Next month sees the launch of Unblocktober, an initiative that aims to increase public awareness of the problems in sewers caused by flushing plastic wipes and pouring fat down drains. Above ground, it’s hard to miss litter on the streets of London, and a recent campaign to reduce single use plastic offered opportunities for people to see for themselves how the plastic crisis is growing. In contrast, the 75,000 sewer blockages cleared by Thames Water every year are out sight and easier to ignore until they become a hazard.
The discovery of a 130 ton fatberg in the sewers of Whitechapel two years ago brought the problem of fat build up to everyone’s attention. However, much more needs to be done, not only to improve the sewer system, but also to change the way it is used.
Upgrading Pipes and Sewer Systems
The combined sewers of London were originally built to serve two and a half million residents and now have to cope with waste from almost five times as many inhabitants. They take away the wastewater from sinks, toilets and other appliances, but today they are also being fed with household wipes and the fat runoff from businesses that serve food.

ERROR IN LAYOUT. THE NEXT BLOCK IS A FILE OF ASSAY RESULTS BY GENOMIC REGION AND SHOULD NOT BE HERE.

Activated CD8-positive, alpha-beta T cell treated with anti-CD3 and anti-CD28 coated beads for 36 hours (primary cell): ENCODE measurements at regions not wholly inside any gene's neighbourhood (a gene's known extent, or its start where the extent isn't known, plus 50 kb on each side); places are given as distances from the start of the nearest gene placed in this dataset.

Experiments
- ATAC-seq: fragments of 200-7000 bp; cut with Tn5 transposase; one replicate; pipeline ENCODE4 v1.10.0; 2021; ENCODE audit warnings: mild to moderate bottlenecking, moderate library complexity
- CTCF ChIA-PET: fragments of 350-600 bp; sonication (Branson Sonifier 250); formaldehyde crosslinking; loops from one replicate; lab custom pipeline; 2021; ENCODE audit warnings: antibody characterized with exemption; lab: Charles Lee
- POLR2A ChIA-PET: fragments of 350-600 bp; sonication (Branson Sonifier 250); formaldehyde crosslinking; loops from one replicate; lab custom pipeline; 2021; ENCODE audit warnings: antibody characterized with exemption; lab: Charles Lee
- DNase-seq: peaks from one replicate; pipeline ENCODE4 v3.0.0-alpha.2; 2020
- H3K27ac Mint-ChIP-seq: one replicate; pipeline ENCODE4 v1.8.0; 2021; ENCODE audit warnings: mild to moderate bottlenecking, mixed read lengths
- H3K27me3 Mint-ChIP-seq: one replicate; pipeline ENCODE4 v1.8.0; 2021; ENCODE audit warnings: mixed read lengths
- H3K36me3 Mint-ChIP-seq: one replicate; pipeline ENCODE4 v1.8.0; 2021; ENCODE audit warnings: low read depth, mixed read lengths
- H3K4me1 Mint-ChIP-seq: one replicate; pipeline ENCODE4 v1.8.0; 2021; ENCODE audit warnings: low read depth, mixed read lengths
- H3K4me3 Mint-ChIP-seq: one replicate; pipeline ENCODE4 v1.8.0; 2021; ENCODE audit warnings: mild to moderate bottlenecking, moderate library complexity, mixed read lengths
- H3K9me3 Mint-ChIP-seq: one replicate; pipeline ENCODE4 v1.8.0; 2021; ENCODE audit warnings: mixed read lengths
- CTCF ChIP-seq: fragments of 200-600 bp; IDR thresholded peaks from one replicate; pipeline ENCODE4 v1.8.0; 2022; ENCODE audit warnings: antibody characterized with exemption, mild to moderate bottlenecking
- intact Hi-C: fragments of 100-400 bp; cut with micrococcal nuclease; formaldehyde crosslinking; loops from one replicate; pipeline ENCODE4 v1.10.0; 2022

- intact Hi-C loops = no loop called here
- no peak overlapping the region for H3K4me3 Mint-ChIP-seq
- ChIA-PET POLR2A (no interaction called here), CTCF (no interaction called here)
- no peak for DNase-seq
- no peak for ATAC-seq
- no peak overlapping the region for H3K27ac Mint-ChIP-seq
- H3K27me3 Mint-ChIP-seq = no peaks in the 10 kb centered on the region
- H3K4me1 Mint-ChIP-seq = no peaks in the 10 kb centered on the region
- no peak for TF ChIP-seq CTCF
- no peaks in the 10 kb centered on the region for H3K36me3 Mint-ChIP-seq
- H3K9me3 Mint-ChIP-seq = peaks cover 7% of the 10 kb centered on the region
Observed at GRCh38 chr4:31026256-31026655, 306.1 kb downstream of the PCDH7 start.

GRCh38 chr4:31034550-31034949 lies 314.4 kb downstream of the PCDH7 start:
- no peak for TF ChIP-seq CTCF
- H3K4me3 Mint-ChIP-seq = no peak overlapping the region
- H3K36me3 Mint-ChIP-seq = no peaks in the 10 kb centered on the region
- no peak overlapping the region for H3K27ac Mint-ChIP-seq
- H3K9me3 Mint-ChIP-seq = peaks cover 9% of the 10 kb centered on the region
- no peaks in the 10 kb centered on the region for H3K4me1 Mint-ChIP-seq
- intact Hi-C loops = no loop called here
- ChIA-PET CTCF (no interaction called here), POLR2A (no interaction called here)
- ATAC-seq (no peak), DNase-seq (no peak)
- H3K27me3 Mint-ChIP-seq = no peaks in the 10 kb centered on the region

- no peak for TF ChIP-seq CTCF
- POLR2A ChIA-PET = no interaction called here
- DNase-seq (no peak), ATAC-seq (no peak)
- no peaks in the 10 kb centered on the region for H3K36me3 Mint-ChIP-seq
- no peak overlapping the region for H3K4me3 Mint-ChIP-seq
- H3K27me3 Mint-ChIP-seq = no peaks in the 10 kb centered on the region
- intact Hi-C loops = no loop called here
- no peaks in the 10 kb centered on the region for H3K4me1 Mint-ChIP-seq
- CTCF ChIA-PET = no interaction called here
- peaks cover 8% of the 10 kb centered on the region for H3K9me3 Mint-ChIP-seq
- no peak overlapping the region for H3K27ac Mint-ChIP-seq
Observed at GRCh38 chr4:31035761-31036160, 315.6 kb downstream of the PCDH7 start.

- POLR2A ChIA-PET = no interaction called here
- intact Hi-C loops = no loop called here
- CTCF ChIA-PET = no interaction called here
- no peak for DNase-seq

To deal with this surge in use and misuse of the system, construction of a new super sewer is underway and expected to be completed by 2023. Its aim is to reduce the amount of sewage and water pumped into the Thames by 94%. On a smaller scale, upgrades to aging Victorian pipework are constantly ongoing in order to keep up with demand.
Pipes and fittings made from modern materials such as medium density polyethylene (MDPE) are tough and flexible and, in addition, are resistant to algae and bacteria, making them suitable for water systems. In addition, fittings seen here meet the demands of urban infrastructure including longevity and performance under pressure.
Minimising the Build Up of Fatbergs
Creating new channels and fitting replacement pipework to extend and upgrade sewer systems will alleviate problems. However, without more care being taken over what is placed in the system in the first place, fatbergs will just keep growing in size and number. Fats, oils and grease must be responsibly disposed of by businesses, and water companies are taking steps to enforce the use of filters and grease traps by restaurants and other traders that serve food.
Thames Water clear a blockage caused by fat every twenty minutes and so also urge residents to bin cooled fat in containers instead of pouring it straight down the drain.
Although fit for purpose when it was first constructed, London’s sewer system is now struggling to cope not only with drastically increased general water usage but also with the problems caused by contamination. Restorations, upgrades and new systems help to ease the flow, but without more awareness of the damage caused by flushing indissoluble items, the risk of increasingly large fatbergs forming will not diminish.